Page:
The size immediately strikes you, particularly when parked next to the normal Fiat 500, and you ride higher up to give better vision over the roofs of vehicles in traffic queues but we found the B and C-pillars and the high waistline at the back restricted sight-lines when pulling into traffic or reversing into a parking bay and you rely on sensors, which are not on the entry level model but come with the Easy and Lounge specifications.
Our first-drive in the Fiat 500L Pop Star with 105hp 1.6 engine covered a mixture of urban and country roads with a little bit of motorway and overall averaged close to 48mpg. The 1st and 2nd gears are good for moving off with a family or load aboard although you will find yourself quickly needing to go up the box on main roads and motorways.
The long travel and high-biting clutch combined with a neat and effortless manual gearchange and the dual-mode electric steering had a good turning circle, was vibration-free, and gave a reasonable degree of feeling on twisting roads. Secondary controls were straightforward and conveniently laid out, the instruments clear and easy to read and the air conditioning was effective.
For a family car the access was very good and room inside generous, with a big boot which was easy to load from about knee-height and quick folding back seats. Capacity was reasonable at 400-litres and it will carry flat-pack objects up to 2.4 metres.
The Fiat 500L sits high on the road and it does roll around corners, which is not ideal in a family car, while the suspension is biased towards firmness on the 17-inch wheels and tyres fitted, but it does not exhibit the agility of the smaller stablemate and it wanted to understeer and run wide on curves rather than follow a set line through a corner.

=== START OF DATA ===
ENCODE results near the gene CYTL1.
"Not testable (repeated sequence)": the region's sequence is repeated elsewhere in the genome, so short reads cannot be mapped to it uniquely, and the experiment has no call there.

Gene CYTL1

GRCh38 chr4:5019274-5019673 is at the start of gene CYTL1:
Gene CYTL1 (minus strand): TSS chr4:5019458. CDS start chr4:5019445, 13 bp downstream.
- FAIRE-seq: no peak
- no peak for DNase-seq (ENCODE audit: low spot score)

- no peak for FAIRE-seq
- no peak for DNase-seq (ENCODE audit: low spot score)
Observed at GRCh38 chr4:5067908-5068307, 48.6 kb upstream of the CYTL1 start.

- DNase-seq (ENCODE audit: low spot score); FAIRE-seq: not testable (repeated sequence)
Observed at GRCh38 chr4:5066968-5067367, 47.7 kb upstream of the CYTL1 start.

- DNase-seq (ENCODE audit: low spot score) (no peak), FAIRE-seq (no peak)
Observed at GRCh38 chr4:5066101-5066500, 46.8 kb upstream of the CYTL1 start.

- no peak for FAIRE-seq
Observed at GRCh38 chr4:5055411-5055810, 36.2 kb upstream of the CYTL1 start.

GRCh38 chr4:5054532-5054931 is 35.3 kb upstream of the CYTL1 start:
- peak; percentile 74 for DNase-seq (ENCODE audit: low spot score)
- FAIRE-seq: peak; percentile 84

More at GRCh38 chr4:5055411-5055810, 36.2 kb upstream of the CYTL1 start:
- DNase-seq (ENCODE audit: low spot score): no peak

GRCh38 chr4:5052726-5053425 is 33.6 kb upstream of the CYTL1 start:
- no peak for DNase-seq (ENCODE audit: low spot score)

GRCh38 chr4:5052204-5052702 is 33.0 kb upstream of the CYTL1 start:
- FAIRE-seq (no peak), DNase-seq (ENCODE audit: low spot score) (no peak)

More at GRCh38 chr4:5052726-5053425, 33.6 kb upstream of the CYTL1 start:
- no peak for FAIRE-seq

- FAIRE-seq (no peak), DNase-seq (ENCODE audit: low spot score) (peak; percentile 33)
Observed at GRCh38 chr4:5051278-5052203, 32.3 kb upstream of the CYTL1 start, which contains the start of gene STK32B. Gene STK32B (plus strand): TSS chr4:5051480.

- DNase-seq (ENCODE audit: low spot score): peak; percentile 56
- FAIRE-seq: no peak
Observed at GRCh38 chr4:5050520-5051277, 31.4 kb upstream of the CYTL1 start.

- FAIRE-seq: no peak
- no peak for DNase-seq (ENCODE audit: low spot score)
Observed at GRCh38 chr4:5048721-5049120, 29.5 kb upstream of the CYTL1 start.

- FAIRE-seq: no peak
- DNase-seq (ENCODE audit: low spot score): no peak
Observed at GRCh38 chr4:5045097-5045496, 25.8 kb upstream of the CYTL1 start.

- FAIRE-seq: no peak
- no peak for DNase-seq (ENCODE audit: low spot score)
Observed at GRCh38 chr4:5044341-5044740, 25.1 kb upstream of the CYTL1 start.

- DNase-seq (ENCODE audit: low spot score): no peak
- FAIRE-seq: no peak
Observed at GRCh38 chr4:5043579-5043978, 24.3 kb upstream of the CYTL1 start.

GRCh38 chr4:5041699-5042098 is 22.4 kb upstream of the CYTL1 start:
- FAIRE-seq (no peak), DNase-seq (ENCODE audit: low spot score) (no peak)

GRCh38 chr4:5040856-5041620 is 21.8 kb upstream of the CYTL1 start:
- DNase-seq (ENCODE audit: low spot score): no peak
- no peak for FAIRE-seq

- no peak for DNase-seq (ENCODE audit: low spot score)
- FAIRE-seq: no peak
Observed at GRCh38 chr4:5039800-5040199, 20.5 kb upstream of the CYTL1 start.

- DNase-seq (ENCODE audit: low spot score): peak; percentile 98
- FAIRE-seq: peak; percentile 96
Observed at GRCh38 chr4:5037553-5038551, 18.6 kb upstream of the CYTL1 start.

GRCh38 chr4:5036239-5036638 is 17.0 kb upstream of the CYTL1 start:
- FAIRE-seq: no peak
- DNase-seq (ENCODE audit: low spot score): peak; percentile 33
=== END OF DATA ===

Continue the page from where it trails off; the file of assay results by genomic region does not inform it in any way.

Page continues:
There is noticeable road noise but wind and engine produced little sound which was intrusive.
The added versatility of the two-back doors and that hatchback will increase the appeal of the Fiat brand among families which may not have up to now considered it.
It is what may be considered a cross-over, possessing features of a large hatchback combined with the chunkier appearance of a 4WD, but it’s not an MPV in the traditional sense of being a van with seats. There is a good range of equipment and sensibly priced and stepped trim levels.
The Fiat 500L will open up new doors of opportunity for the company in the UK and anything which boosts sales while increasing competition in the market is to be welcome.
MILESTONES: Fiat 500L 1.6 MultiJet Pop Star. Price: £17,490. Mechanical: 4cyl 16v 105bhp 1598cc turbo-diesel engine, 6sp manual, ventilated/ solid disc brakes, front struts and rear torsion beam with coil springs. Performance: Max 112mph, 0-62mph 11.3sec,fuel capacity/ consumption: 50 litres/ 48mpg, emissions: 117gkm, VED road tax£0 First Year rate then £30 per annum second year onwards. Insurance group: 17. Luggage capacity: 400 to 1,200-litres.Warranty: 3yrs/ 60,000 miles
For: Access, room, equipment, economy. Against: Handling, ride, rear visibility. Robin Roberts Miles Better News Agency